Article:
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A Cardinals Tale: A Lefty Nobody Discusses

I have been doing some research over the past couple of weeks that led me to find a very interesting tidbit of data that I felt the need to share with all of my fellow #STLCards fans that happen to read these pages here at Birds On The Black.

It is about a left-handed pitcher in the organization that not many people seem to discuss.

Tyler Webb is a pitcher that does not get much acclaim in these parts, or any parts of Cardinal fandom that I follow closely. (He was covered here.) However, he did something quite remarkable this season - and it was to end the regular season, so it should have been at the forefront of our collective minds. But it wasn't. At least not for me.

During a tight pennant race, Webb pitched in 7 games to 19 batters. These 7 games were against (with batters faced, and retired):

  1. Milwaukee (1) - came in with 2 outs in the 8th inning of a 7-6 loss, when the Cardinals were up 4-3. Webb faced Mike Moustakas in what was, at the time, the biggest out of the entire game.

  2. Chicago (1) - came in to start the 6th inning with the Cardinals having just taken a 2-1 lead (we would win the game 2-1). He got Schwarber to line out to lead off the 6th.

  3. Chicago (4) - came in with 1 out in the 7th and retired the last two in the 7th and first two in the 8th in the Molina/DeJong back-to-back homers to win it 9-8 game. Webb got important outs retiring Heyward, Hoerner, Contreras, and Rizzo before Gant and Martinez closed it out.

  4. Chicago (1) - Webb, pitching in his third game of the series, threw to just one batter to end the 8th and picked up the win. With a 2-1 lead, Mikolas got pulled with 2 on and 2 out in the 8th and Kyle Schwarber once again at the plate. Webb retired him to get that win.

  5. Arizona (1) - In the 4,000 inning (I think it was actually 19) loss to the Diamondbacks, Webb threw "early on" in the 10th inning to just one batter, Josh Rojas. He got Rojas to bounce out to second.

  6. Arizona (5) - The next day, with the bullpen in shambles, Webb was one of 7 pitchers to record 24 total outs - he got 5 of them, tied for most on the staff that day. He recorded the last two outs of the 6th (Jake Lamb and Kevin Cron) and the entire 7th (Rojas, Nick Ahmed, and Domingo Leyva).

  7. Chicago (6) - Facing the Chicago Cubs for the 4th time in just over a week, Webb retired 6 in a row in an 8-6 loss. The Cubs scored 8 runs across 9 innings, two of which Webb worked scorelessly, with not even a runner allowed. The Cubs had 17 base runners and 8 runs in the other 7 innings. Webb retired Kemp, Hoerner, Schwarber, Happ, Lucroy, and Caratini across the 6th and 7th innings.

All in all, there were 15 individual batters faced, four of them more than once, in order to face 19 batters at the plate in that 7-game stretch. Those 15 hitters combined to hit .253/.337/.464/.801 over the course of the season - or almost exactly what Manny Machado did in 2019. Would you have expected Tyler Webb to get out a Manny Machado type 19 times in a row? Yeah, me either. Webb did.


Tyler Webb threw 75 pitches over 19 batters - 3.95 per batter. Webb threw:

  • 9 fourseam fastballs (12%) - averaging 90.3 mph and a 2200 rpm spin rate compare that to a season average of 37.2% of the time at 89.9 mph and 2197 rpm Basically, he just threw it way less often.

  • 35 sinkers (46.7%) - averaging 90.9 mph and 2159 rpm compare that to a season average of 28.0% of the time at 89.8 mph and 2144 rpm Basically, he just threw it way more often, replacing the 4seamer not being thrown.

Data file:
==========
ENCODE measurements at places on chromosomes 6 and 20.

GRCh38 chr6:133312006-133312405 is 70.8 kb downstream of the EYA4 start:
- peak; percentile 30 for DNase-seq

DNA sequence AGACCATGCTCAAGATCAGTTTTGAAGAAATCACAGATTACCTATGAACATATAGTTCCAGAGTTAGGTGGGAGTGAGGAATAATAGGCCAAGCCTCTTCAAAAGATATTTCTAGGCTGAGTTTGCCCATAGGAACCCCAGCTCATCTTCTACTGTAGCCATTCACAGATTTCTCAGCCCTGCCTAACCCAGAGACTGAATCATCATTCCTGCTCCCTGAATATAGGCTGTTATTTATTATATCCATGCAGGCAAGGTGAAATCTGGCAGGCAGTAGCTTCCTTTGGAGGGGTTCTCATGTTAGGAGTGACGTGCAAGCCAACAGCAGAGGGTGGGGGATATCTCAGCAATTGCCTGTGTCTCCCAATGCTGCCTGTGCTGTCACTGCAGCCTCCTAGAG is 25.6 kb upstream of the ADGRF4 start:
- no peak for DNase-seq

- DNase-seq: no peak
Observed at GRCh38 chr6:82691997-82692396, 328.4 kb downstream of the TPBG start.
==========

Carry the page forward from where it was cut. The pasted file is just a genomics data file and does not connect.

• 21 curves (28%) - averaging 76.3 mph and 2319 rpm compare that to a season average of 15.4% of the time at 76.7 mph and 2283 rpm He threw a lot more curve balls as well, with slight more spin (good!)

  • 10 changeups (13.3%) - averaging 79.7 mph and 1806 rpm compare that to a season average of 19.4% of the time at 79.7 mph and 1768 rpm He threw less change ups, but slight more spin here, too (not good for changes!)

So his repertoire varied a bit, but he was very much facing a high percentage of lefties in that grouping.


Is there anything else I can find that would describe his late season dominance?

44.7% of his pitches on the edge of the strike zone prior to September 15th.

25.7% of his pitches in the heart of the plate prior to September 15th.

.280 wOBA and .288 xwOBA prior to September 15th.

85.8 mph average exit velocity prior to September 15th.

14 of 119 (11.8%) balls in play were barrels or made with solid contact prior to September 15th.

44.0% of his pitches on the edge of the strike zone from September 15th onward.

28.0% of his pitches in the heart of the plate from September 15th onward.

.000 wOBA and .262 xWOBA from September 15th onward.

86.3 mph average exit velocity from September 15th onward.

Only 2 of 15 (13.3%) balls in play were barrels or made with solid contact from September 15th onward.

What this describes to me is that he was getting much luckier in those last 7 games pitched. Players hit the ball half a mile per hour harder, had a higher percentage of barrels or solid contact, he threw more pitches over the heart of the plate and less pitches on the edges of the zone, but somehow his xwOBA went down - but the luckiest part was that prior to September 15th, he basically pitched to his xwOBA whereas in the 19 plate appearances to end the regular season he allowed nothing at all.

Then again maybe not. His average launch angle against him prior to September 15th was nearly 16 degrees. In his last 7 games of the year, it was just 9.2 degrees. Maybe that's the key?

Who knows. What I do know is that Tyler Webb flat out dominated the second half of September and I hope he does so again in 2020!


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